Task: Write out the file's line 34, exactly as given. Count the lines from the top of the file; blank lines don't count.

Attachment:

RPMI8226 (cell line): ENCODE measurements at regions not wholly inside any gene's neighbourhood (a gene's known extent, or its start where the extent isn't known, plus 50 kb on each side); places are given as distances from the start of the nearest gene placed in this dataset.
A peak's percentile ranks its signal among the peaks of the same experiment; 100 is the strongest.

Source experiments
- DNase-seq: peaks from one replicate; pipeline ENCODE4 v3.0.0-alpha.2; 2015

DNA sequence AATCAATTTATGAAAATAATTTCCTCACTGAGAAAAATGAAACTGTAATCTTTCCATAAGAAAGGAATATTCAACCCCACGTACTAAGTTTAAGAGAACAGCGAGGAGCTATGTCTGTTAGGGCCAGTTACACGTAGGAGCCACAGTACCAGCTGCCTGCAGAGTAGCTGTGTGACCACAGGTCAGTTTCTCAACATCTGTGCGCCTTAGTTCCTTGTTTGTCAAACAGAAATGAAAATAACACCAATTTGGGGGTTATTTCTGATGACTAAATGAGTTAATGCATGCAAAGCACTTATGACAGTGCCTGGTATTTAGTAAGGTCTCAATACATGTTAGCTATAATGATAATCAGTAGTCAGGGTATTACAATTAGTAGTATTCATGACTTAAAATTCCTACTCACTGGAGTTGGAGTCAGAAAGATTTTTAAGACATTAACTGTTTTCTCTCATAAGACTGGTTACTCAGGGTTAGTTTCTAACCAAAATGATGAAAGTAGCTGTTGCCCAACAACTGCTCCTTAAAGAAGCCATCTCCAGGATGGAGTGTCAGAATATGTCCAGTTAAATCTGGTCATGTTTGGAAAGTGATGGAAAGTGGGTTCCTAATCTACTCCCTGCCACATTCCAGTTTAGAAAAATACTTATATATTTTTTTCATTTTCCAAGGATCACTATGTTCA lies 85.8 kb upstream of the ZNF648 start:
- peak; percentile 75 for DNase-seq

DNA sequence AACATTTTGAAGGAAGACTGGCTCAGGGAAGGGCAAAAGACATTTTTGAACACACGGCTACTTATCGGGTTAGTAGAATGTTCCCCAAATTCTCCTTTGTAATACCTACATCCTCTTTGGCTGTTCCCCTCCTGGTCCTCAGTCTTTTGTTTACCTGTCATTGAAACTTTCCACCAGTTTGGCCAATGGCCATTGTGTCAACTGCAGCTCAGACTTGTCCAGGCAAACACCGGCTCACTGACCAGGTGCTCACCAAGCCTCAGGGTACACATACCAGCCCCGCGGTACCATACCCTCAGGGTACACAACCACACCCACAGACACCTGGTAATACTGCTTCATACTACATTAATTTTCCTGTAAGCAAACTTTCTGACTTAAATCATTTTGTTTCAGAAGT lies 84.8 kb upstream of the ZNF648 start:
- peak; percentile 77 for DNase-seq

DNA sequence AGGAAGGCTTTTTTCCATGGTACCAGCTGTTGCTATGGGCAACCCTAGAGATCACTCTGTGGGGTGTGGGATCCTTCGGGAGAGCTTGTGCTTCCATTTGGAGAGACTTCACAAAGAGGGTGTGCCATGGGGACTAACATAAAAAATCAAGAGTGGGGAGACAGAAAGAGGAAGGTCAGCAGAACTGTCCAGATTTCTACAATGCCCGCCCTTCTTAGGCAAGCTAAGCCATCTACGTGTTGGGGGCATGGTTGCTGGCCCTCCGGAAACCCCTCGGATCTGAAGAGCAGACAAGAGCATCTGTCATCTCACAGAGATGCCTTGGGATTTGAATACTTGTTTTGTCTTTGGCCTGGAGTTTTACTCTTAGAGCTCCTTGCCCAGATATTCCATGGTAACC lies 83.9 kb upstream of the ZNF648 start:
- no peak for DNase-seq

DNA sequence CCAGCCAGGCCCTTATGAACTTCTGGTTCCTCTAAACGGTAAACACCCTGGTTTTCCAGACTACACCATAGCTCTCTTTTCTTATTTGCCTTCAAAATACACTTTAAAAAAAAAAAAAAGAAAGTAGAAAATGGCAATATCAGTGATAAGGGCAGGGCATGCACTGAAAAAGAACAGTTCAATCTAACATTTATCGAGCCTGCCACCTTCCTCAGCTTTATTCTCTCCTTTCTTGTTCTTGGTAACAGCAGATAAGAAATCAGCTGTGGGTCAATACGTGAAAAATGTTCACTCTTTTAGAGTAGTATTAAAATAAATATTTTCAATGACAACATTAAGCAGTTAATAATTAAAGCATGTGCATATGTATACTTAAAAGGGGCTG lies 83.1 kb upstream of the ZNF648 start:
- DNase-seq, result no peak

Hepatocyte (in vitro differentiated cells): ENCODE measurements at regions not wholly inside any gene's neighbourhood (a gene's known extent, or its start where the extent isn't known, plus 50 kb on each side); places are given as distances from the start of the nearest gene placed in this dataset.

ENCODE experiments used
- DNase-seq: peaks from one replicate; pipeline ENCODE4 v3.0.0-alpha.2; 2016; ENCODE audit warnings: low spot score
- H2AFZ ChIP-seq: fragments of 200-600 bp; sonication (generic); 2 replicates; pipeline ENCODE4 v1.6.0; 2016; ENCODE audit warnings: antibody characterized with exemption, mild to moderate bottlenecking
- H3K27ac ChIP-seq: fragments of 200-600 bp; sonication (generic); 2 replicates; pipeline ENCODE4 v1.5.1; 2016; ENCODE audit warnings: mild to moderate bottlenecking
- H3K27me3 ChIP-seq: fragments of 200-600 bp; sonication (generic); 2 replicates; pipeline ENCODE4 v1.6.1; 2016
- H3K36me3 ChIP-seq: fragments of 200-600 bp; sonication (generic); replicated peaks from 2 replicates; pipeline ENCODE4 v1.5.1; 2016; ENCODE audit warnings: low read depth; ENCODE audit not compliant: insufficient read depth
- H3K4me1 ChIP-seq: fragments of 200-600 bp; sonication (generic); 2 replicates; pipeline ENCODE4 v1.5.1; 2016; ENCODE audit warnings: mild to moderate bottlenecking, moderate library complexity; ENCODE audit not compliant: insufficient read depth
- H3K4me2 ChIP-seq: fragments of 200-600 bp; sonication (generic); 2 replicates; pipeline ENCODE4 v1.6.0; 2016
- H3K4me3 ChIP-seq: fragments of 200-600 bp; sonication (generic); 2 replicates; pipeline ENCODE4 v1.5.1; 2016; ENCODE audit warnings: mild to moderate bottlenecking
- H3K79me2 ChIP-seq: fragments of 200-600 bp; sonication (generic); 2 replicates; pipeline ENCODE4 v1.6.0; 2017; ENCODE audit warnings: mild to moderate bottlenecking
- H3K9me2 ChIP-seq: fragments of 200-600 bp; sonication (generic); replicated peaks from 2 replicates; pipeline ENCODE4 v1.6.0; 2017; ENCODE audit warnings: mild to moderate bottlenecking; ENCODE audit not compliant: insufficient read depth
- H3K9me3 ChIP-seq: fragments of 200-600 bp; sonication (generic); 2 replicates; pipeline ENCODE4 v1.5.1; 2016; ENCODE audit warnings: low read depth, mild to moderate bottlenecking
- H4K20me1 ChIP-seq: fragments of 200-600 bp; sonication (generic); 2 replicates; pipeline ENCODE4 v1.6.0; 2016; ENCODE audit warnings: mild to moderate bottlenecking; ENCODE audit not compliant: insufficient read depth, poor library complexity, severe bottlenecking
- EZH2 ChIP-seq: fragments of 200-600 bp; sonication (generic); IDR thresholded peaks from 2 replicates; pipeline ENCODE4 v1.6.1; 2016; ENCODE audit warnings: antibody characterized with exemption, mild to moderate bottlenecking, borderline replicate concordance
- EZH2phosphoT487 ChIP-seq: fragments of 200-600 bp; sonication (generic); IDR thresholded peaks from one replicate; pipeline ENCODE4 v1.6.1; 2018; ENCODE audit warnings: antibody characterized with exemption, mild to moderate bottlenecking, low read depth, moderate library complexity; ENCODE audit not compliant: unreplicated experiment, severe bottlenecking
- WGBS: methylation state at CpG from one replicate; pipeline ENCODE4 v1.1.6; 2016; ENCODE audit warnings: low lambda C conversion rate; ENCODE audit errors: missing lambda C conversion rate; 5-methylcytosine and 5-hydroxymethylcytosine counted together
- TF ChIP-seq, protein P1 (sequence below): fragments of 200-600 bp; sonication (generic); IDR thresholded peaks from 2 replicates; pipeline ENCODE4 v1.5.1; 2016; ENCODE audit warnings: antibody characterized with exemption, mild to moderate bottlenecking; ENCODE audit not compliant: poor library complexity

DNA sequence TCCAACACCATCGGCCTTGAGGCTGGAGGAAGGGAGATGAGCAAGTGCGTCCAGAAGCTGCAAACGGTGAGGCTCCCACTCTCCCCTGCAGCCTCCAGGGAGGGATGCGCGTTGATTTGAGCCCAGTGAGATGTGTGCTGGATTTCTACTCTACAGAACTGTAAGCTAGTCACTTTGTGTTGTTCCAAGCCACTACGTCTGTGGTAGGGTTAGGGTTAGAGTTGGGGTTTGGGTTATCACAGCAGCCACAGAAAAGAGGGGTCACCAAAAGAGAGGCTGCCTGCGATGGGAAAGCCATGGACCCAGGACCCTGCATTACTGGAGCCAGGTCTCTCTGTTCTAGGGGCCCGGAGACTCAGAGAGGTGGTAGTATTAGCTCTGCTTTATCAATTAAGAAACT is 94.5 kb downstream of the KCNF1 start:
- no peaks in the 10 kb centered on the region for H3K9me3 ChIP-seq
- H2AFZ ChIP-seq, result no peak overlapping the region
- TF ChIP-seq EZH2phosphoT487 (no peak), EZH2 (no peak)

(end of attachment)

- TF ChIP-seq EZH2phosphoT487 (no peak), EZH2 (no peak)